While for some the pandemic is the last experience they want to incorporate into their art, Dublin-based band Silverbacks have used the pandemic and its monotony combined with the creeping disquiet experienced by many of us to inform their second album Archive Material. It is released on 21 January 2022, the first on new label home Full Time Hobby. It follows debut album Fad which was released in 2020 amongst the chaos in the music industry created by the pandemic. Gilla Band‘s Daniel Fox is the producer and together they have created an album that shape-shifts through various tempos and soundscapes, entirely appropriate for these most surreal of times.
Archive Material opens with the title track and its jerky offbeat tempo is reminiscent of the likes of Shame. With its sprinkling of French lyrics it is enticing to know this album is going to be unpredictable and full of unexpected surprises. Indeed Silverbacks seem to have been created in a slightly different mould to most of their Irish contemporaries.
Tracks such as current single ‘A Job Worth Something’ and ‘Different Kind of Holiday‘ directly speak to the impact of the pandemic. The former reflects on different jobs and how singer Daniel felt working in insurance while his sister treated patients on a COVID ward. Front line workers are exactly that and for others there is a feeling of guilt and uselessness while others struggled to save lives. The latter song draws its inspiration from the bonding of neighbours due to long periods of enforced confinement, and that strength of support through community.
The quintet have the luxury of switching between male and female lead singers. On ‘Wear My Medals‘ bassist Emma Hanlon takes up lead singer duties and her vocal adds a lightness and deftness to this track which references Bradford Cox and Cate Le Bon’s collaborative record Myths 004, as well as swimmer Michael Phelps!
‘They Were Never Our People ‘and previous single ‘Rolodex City‘ provide a Talking Heads-style quirky, art-punk, angular music with a vocal which gives little away of the bands Irish roots. The inspiration for Archive Material are not just found in the pandemic. In ‘They Were Never Our People‘ a YouTube comment portraying the decline of a town that has lost its footfall as the result of a bypass, demonstrates Silverbacks ability to look at our world and the impact on community of so-called improvements due to modernity.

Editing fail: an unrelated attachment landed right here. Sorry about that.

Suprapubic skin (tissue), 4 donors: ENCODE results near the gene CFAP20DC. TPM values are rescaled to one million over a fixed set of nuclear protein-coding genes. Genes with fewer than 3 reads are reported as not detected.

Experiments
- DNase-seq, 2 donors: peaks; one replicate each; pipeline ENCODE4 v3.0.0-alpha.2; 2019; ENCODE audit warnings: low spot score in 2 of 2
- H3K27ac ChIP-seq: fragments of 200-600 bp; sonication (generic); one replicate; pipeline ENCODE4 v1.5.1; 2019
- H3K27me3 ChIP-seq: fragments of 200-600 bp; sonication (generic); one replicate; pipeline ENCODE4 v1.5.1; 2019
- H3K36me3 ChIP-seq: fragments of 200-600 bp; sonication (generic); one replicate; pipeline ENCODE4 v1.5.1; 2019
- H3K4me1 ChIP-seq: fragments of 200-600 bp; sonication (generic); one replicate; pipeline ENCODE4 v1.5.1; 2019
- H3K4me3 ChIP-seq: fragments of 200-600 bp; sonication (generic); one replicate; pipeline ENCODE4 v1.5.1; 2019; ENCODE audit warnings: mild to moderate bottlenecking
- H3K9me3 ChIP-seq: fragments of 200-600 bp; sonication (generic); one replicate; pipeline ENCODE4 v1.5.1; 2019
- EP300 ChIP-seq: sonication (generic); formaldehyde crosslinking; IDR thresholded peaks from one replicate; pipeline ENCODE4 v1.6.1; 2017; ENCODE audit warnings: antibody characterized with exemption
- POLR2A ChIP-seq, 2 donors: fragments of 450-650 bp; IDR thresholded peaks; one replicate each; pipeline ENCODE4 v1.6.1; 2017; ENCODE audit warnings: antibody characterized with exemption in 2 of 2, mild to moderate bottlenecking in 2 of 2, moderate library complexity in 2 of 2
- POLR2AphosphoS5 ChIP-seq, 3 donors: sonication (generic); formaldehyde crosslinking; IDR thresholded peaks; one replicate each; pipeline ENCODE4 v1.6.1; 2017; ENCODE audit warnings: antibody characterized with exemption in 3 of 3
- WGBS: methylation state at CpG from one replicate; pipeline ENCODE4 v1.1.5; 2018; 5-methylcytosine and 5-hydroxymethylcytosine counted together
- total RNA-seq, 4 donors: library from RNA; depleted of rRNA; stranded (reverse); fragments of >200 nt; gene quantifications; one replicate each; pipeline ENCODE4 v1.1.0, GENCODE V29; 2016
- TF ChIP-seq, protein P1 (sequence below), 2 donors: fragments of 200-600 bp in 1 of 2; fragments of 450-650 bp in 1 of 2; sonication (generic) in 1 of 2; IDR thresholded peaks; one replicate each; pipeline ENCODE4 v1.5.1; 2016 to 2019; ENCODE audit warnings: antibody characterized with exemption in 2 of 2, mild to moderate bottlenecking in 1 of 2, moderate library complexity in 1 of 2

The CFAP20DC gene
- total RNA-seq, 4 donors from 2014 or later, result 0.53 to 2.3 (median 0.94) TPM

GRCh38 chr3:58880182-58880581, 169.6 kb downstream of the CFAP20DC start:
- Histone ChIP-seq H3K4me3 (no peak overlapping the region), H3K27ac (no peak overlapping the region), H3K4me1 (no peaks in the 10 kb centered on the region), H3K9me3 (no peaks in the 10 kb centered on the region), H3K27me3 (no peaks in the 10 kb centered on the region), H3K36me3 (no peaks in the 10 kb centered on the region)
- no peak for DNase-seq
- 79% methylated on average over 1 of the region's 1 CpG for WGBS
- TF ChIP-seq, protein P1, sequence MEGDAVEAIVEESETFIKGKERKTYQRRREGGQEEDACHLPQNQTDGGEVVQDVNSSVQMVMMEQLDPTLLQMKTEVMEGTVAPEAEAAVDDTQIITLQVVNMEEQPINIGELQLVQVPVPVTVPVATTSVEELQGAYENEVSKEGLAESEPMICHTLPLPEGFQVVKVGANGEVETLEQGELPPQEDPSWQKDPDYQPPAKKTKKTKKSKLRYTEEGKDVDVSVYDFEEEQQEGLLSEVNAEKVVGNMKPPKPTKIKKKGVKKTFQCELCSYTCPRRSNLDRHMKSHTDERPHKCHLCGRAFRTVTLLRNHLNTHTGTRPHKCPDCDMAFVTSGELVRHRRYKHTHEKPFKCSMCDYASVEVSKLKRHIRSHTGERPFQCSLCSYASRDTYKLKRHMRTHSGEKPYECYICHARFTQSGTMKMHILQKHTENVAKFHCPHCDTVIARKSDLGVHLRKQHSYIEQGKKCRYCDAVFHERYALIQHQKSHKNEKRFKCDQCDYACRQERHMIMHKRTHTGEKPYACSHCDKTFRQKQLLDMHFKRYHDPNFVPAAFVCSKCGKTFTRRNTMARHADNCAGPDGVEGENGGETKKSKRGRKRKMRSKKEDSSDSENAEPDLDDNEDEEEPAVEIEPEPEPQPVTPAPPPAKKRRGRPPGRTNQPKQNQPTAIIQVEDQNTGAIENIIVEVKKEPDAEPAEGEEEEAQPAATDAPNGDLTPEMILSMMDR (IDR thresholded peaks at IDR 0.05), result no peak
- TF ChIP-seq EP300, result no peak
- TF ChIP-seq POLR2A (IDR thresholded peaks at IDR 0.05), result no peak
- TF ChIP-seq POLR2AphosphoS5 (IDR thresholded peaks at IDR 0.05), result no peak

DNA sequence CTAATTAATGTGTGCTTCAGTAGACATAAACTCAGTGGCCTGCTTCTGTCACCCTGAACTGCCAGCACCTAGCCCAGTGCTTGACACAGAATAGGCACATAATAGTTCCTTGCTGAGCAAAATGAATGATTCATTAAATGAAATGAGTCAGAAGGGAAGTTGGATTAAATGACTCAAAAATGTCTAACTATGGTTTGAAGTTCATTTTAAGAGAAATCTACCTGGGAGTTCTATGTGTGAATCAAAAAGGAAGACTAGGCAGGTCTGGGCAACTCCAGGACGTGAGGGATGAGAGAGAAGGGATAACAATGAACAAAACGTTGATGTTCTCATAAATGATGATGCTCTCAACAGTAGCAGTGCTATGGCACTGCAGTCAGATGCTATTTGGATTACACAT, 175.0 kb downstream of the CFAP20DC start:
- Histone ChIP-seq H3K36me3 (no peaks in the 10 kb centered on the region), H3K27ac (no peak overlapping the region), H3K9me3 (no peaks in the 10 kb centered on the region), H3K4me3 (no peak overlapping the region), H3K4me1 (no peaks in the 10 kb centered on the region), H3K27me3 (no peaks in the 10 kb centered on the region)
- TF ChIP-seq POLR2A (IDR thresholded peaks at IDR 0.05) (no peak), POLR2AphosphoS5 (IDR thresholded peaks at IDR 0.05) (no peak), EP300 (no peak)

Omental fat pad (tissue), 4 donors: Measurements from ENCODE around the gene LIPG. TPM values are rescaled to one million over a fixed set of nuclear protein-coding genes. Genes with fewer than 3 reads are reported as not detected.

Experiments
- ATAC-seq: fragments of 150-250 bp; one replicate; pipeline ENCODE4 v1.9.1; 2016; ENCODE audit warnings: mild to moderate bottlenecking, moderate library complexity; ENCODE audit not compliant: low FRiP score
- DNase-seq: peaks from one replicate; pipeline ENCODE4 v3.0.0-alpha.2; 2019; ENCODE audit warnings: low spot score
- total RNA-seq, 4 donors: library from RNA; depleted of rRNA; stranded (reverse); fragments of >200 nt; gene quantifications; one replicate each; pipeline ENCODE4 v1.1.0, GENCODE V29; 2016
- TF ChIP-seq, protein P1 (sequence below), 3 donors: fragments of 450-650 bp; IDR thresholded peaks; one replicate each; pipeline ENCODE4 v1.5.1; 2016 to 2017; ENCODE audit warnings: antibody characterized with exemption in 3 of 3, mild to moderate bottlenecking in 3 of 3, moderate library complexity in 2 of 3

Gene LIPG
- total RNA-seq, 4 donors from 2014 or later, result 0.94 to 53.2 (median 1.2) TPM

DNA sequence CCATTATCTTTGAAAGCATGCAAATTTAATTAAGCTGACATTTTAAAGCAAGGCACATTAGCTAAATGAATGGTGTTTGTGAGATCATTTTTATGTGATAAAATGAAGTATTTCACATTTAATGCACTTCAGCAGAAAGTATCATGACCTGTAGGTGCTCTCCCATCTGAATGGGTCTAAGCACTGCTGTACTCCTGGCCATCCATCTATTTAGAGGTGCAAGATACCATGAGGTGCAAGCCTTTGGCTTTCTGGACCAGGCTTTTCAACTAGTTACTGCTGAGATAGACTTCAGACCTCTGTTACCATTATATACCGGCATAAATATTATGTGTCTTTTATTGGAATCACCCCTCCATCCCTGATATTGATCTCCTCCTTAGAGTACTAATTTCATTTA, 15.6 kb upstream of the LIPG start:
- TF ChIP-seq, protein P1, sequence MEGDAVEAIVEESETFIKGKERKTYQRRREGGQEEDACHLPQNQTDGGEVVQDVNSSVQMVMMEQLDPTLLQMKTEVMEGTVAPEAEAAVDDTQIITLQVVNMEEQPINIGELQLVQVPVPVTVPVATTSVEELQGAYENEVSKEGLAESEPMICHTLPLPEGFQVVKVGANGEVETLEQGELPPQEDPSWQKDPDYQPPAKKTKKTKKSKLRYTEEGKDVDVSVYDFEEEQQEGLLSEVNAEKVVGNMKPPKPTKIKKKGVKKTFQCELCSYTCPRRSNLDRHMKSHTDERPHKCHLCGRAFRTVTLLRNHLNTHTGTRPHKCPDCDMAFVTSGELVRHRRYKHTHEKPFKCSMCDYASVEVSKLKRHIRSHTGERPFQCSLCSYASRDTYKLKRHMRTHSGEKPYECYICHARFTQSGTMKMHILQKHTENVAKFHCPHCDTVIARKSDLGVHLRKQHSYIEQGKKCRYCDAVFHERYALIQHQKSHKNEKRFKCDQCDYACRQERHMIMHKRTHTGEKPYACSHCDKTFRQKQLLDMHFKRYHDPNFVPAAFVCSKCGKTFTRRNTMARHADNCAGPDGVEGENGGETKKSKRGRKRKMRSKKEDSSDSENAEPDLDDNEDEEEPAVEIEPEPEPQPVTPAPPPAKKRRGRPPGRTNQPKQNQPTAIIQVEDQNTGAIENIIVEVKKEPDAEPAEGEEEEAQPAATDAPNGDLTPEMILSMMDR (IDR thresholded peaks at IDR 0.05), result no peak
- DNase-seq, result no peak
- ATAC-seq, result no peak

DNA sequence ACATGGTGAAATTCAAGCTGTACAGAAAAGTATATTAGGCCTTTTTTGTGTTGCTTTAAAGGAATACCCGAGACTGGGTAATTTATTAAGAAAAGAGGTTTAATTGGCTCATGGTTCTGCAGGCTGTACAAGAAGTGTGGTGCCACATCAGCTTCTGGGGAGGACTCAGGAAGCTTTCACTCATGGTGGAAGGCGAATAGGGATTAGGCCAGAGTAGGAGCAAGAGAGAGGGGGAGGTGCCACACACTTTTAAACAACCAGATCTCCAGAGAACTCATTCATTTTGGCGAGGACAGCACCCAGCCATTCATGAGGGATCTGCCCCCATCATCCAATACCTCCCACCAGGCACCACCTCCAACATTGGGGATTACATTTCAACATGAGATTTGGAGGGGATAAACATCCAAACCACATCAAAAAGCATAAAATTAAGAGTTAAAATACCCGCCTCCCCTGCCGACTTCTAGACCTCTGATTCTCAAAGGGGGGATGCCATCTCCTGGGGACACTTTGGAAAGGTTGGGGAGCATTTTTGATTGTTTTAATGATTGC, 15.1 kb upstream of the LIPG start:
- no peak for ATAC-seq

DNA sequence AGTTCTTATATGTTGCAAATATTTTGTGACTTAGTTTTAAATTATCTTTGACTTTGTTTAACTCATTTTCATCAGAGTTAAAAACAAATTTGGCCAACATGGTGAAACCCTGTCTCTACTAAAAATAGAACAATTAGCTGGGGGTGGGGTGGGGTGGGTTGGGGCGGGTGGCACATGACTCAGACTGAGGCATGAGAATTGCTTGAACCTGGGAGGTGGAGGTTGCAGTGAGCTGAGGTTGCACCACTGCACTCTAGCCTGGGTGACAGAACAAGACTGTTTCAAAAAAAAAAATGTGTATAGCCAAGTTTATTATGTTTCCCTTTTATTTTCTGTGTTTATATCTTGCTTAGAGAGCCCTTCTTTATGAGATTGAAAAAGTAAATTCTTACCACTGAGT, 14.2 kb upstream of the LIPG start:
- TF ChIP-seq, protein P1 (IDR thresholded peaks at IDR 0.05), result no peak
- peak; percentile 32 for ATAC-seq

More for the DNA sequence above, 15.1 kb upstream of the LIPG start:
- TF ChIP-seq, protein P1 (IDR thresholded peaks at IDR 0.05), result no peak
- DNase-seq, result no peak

And now for something completely different. ‘Carshade‘ is a 2min instrumental which injects a sense of peace into the mayhem. We have needed to find solace and calm in order to build resilience against the pandemic and this track lives and breathes nature with its rich instrumentation and birdsong quality.
One of the highlights of the album is ‘Central Tones’. As if re-energised the passion is ramped up with wild and screeching reverb riffs in the guitars. Musically it canters along at pace and the vocal combinations are playful. The longest track on the album, it reminds of the rhythm of a train. ‘Recycle Culture’ brings us to considerations of the future and the theme of our attempts to recycle and be more mindful of taking care of our planet, but with a huge dollop of humour as what does that mean for us as individuals?
“You’ve bought an old book
That makes you feel good”
Silverbacks have produced an album of depth full of twists and turns, shifting textures and sounds and all skill-fully woven together into a whole. Thought-provoking and current it is not melancholy but full of the surprising, unpredictable and quirky – which of course can all be used to describe the human condition.